The Alphabet Workers Union has filed a complaint to the US Labor Board alleging retaliatory layoffs of staff attempting to unionise.
The Union’s Unfair Labor Practice charge was filed against Accenture and Google after they mass laid off employees who stated their intent to unionise back in early June of this year.
Both companies laid off over 80 employees who worked on Google Help and Bard whilst subcontracted through Accenture on 6 July.
According to the Union, over 70% of eligible workers had signed union authorisation cards by the time a union election with the National Labour Relations Board had been called.
Tahlia Kirk, general writer at Google and a member of the Alphabet Workers Union, has pointed out the cognitive dissonance allegedly shown by the company.
“It’s interesting that Google claims they’ve got no responsibility to us as workers, even though we spend every day working on Google products,” Kirk explained, “Google has also claimed that the decision to lay off workers was made before we announced our union – yet, in our recent joint employer hearing they couldn’t cite any documentation to prove this point.”
How well do you really know your competitors?
Access the most comprehensive Company Profiles on the market, powered by GlobalData. Save hours of research. Gain competitive edge.
Your download email will arrive shortly
Not ready to buy yet? Download a free sample
We are confident about the unique quality of our Company Profiles. However, we want you to make the most beneficial decision for your business, so we offer a free sample that you can download by submitting the below formBy GlobalData
Kirk’s assertion that Google were unable to provide documented evidence that the layoffs were decided on before the union was announced, was supported by the Alphabet Workers Union in their complaint.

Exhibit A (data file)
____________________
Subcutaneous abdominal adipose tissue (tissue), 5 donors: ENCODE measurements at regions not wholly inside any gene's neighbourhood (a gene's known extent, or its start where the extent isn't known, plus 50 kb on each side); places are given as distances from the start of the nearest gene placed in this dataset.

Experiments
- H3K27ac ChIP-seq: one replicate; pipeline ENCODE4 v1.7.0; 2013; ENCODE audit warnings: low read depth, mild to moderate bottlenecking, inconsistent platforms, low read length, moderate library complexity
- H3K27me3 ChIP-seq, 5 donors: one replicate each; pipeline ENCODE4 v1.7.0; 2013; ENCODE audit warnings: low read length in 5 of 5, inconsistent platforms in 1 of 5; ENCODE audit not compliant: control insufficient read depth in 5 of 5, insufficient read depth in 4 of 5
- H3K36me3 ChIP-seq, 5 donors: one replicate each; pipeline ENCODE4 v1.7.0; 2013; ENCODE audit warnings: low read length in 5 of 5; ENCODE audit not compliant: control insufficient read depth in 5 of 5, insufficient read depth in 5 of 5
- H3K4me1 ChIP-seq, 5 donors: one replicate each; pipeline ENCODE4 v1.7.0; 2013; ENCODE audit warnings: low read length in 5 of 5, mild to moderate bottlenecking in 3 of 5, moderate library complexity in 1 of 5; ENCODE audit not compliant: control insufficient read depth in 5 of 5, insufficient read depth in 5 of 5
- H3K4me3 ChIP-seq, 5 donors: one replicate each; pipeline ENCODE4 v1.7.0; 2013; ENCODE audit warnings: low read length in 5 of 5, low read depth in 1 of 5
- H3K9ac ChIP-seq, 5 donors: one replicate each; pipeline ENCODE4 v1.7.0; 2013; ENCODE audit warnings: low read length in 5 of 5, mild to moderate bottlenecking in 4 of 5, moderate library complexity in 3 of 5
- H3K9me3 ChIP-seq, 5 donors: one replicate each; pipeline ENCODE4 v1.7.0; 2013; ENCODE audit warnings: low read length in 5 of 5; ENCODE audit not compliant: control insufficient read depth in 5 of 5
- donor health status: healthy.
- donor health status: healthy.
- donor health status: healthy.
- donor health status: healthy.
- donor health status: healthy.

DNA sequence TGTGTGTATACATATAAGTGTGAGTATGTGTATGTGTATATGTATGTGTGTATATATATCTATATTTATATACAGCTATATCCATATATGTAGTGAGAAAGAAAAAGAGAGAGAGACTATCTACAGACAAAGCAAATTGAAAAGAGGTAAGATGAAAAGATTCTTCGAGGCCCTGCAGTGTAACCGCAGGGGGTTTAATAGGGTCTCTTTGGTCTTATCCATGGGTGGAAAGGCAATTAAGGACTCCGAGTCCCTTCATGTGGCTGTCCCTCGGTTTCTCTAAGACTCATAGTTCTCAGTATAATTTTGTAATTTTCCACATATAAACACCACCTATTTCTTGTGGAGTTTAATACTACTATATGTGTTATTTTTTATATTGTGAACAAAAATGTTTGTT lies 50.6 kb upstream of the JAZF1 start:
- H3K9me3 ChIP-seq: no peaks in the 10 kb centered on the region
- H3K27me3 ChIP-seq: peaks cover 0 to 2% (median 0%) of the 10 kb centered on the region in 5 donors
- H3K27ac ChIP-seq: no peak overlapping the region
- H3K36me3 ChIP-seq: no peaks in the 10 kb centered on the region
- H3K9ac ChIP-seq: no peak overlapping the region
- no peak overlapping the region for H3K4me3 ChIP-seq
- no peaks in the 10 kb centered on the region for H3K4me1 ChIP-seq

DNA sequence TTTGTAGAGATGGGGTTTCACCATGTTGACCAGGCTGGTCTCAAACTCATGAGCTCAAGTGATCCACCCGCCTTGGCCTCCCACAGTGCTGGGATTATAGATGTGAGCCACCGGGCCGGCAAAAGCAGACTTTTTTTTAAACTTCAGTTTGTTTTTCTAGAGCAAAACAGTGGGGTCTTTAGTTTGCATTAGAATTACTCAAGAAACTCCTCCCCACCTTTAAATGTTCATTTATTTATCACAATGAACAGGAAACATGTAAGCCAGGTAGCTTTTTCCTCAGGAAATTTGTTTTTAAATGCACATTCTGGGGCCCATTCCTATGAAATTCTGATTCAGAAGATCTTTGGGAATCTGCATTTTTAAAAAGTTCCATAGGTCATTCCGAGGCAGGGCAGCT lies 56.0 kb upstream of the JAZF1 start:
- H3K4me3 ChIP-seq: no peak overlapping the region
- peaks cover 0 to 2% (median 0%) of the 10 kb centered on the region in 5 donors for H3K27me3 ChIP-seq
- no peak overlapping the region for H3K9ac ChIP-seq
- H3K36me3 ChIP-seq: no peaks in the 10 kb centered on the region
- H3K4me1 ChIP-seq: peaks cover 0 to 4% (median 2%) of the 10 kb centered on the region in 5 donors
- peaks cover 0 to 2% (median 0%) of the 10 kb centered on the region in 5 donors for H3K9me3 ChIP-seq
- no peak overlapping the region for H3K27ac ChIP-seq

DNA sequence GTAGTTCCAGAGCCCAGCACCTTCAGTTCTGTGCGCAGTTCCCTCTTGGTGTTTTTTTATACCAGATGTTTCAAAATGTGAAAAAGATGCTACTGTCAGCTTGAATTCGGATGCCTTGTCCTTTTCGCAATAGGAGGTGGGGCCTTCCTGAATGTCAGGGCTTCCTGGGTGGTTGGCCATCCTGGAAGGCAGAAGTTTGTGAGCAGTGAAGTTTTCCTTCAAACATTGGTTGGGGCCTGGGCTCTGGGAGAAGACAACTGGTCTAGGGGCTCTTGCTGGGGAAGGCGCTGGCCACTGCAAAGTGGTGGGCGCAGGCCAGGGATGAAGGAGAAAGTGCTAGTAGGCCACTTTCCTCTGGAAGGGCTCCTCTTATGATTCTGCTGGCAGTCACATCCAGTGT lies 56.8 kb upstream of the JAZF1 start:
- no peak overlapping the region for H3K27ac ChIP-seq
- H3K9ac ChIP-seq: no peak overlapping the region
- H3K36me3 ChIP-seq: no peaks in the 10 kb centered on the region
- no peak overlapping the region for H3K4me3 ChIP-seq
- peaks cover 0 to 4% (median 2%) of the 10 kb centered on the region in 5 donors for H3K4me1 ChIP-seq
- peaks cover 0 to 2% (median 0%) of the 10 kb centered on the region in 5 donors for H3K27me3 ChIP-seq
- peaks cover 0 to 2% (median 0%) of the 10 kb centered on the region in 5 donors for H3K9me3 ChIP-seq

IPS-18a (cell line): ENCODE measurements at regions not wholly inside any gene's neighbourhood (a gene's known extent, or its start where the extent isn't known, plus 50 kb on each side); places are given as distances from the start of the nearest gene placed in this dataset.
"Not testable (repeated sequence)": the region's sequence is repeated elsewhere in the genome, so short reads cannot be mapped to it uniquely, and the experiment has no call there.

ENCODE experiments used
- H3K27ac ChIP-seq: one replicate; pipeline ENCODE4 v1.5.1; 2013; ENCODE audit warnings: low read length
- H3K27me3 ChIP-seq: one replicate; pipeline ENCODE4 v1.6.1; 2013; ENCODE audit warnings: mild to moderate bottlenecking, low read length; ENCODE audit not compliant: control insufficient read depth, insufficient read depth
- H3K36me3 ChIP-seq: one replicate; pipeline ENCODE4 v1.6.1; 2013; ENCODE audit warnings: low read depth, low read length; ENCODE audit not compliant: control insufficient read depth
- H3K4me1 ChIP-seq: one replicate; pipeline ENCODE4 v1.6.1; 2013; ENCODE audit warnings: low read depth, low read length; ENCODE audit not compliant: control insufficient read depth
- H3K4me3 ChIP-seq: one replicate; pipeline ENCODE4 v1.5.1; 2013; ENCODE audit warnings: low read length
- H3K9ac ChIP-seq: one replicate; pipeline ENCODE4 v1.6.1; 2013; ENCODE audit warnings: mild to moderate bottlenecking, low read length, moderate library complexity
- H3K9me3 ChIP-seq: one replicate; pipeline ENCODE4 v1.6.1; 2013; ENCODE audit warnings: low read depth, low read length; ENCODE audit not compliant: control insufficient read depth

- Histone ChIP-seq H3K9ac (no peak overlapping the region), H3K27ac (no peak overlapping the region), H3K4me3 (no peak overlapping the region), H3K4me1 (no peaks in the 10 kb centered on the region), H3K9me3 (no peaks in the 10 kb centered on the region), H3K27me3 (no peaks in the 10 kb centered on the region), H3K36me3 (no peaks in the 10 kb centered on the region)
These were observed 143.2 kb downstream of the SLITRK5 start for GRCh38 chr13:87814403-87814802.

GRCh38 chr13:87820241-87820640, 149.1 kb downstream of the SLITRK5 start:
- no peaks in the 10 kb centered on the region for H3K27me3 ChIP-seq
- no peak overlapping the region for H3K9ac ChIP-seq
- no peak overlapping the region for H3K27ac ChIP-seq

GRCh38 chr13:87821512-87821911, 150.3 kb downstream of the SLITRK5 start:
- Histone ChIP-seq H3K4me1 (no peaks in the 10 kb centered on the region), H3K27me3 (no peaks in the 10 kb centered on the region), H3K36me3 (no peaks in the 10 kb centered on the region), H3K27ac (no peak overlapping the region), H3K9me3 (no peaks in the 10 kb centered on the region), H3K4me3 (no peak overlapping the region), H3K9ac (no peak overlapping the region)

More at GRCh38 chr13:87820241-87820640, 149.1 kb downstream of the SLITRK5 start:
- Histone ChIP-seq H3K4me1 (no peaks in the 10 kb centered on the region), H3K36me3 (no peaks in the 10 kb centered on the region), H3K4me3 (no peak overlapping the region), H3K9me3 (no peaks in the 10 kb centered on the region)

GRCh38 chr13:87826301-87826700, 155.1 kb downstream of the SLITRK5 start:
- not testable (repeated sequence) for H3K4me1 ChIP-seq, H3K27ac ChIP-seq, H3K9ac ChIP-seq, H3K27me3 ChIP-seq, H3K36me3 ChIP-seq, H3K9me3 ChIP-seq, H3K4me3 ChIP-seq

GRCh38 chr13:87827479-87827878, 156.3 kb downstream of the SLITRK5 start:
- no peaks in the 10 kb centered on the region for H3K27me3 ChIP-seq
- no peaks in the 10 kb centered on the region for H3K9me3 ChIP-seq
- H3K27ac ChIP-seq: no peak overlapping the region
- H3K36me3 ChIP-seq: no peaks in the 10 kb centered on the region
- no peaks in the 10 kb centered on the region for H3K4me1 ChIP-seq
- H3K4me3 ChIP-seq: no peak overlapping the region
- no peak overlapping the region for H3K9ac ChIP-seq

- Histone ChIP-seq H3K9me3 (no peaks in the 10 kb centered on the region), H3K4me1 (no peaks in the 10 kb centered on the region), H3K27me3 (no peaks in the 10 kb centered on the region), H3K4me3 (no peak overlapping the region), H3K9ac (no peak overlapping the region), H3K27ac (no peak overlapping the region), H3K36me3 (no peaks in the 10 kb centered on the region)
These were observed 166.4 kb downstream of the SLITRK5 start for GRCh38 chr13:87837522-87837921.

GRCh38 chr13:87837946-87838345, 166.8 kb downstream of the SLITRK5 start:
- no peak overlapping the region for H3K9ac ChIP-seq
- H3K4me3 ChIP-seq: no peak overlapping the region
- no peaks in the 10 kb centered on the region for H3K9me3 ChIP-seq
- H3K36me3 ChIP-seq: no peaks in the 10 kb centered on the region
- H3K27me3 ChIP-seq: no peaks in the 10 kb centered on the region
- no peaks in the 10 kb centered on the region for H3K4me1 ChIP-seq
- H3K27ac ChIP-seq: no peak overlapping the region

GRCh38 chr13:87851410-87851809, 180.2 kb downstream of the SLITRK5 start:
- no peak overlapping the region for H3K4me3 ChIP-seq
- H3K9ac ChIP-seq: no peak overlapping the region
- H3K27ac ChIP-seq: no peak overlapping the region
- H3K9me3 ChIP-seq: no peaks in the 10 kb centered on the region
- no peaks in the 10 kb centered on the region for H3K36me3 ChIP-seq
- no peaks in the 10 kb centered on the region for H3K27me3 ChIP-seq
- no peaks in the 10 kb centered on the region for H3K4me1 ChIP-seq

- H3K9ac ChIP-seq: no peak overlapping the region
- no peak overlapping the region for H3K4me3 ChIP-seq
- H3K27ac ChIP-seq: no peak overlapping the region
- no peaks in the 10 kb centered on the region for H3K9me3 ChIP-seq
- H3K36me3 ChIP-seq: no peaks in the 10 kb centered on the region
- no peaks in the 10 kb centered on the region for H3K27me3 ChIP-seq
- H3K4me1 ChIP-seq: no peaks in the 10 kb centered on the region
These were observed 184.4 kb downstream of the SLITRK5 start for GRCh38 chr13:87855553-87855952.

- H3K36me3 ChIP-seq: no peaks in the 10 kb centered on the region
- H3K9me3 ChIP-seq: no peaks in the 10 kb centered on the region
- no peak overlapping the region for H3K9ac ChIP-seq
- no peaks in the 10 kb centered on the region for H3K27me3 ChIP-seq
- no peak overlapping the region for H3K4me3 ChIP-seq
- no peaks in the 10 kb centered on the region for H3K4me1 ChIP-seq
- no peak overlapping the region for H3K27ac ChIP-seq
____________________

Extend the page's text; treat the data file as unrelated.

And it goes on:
The writers and graphic designers affected by the layoffs worked on improving the standard of answers in Google’s Bard chatbot, as well as its search engine.
This is not the first time that the workers behind AI chatbots have reported mistreatment.
A petition was recently filed by subcontracted workers to OpenAI who had moderated the data its ChatGPT LLM was trained on. The petition states that the moderators were not appropriately trained to deal with the extreme content they would review.
GlobalData predicts the AI market will be worth $383.3bn by 2030, averaging a CAGR of 21%.
As AI trickles down into businesses, more focus has been placed on regulating the fair use and development of AI software.
Just recently Google, alongside Microsoft, Anthropic and OpenAI, formed an industry body to oversee responsible AI development. But as its layoffs are challenged, Google may want to turn its attention to how the developers and writers behind profitable AI systems are also treated responsibly.
The first wave of layoffs will affect workers on 7 August 2023 and will continue on a rolling basis.